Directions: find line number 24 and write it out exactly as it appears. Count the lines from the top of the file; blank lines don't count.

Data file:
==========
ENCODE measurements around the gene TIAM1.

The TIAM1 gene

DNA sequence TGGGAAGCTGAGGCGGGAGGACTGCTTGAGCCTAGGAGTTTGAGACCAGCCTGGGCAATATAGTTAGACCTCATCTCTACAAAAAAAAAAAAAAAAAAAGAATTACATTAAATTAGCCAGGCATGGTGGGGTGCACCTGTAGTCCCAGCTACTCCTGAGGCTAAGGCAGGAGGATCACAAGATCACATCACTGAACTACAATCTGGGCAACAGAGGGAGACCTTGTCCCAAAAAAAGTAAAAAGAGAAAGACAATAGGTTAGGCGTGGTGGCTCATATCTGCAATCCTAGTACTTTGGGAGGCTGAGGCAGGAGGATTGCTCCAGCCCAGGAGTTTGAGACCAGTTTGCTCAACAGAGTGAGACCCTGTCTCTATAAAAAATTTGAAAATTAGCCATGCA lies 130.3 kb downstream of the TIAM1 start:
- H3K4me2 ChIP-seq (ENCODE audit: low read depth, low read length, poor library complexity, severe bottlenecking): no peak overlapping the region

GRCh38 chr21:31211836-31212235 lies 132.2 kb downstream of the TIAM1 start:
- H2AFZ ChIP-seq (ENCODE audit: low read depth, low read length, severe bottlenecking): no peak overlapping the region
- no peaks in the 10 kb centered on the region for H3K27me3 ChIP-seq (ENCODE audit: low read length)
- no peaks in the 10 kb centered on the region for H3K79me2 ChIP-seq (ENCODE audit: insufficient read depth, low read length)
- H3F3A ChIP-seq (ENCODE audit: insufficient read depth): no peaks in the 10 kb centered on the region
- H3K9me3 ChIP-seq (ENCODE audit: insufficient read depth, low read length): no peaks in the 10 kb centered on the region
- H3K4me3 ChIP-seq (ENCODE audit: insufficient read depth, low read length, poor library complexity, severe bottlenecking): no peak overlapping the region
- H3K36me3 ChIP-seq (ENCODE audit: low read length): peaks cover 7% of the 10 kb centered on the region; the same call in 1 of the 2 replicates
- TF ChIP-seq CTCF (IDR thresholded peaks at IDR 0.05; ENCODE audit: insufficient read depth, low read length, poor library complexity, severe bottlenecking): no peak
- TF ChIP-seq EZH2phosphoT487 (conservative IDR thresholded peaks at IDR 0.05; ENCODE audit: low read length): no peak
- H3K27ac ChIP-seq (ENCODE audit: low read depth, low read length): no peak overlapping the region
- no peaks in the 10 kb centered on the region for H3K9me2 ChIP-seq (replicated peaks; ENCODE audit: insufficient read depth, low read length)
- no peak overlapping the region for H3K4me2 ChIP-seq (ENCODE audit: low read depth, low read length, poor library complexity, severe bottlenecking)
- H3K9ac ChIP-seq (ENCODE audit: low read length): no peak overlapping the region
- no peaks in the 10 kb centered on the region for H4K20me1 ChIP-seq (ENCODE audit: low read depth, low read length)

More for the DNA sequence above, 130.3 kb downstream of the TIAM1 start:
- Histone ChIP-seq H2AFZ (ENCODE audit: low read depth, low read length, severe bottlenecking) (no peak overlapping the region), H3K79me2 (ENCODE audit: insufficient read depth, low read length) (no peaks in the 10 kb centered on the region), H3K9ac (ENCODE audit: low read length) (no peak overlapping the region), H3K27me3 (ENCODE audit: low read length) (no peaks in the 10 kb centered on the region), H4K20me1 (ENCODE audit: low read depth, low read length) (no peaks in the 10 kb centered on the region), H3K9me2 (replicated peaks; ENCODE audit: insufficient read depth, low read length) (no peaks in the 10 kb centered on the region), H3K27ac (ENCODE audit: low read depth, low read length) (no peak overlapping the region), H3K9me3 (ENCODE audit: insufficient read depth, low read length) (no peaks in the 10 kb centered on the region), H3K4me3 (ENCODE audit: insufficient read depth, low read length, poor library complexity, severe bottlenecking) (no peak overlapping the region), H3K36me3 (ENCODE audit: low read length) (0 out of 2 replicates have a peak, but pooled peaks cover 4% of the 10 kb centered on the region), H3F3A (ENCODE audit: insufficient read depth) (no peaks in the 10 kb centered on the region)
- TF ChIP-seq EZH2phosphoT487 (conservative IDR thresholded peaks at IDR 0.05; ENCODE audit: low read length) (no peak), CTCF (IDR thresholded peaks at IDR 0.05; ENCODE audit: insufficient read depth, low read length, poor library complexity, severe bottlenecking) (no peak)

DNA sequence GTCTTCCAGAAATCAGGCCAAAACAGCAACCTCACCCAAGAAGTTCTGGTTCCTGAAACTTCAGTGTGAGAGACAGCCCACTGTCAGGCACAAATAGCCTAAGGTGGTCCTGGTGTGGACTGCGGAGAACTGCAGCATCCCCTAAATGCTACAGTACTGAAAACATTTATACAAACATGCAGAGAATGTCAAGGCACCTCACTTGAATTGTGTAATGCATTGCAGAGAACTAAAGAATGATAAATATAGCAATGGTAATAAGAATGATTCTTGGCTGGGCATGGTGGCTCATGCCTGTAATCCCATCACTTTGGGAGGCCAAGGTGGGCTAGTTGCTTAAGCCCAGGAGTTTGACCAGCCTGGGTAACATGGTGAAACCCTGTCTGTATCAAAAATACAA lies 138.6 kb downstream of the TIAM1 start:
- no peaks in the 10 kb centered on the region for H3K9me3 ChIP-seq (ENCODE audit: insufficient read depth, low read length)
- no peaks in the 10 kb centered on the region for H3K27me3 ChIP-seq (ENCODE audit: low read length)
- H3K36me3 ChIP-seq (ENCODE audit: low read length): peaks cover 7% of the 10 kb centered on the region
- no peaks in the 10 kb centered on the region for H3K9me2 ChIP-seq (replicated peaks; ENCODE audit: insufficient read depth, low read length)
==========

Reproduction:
- no peaks in the 10 kb centered on the region for H3K9me3 ChIP-seq (ENCODE audit: insufficient read depth, low read length)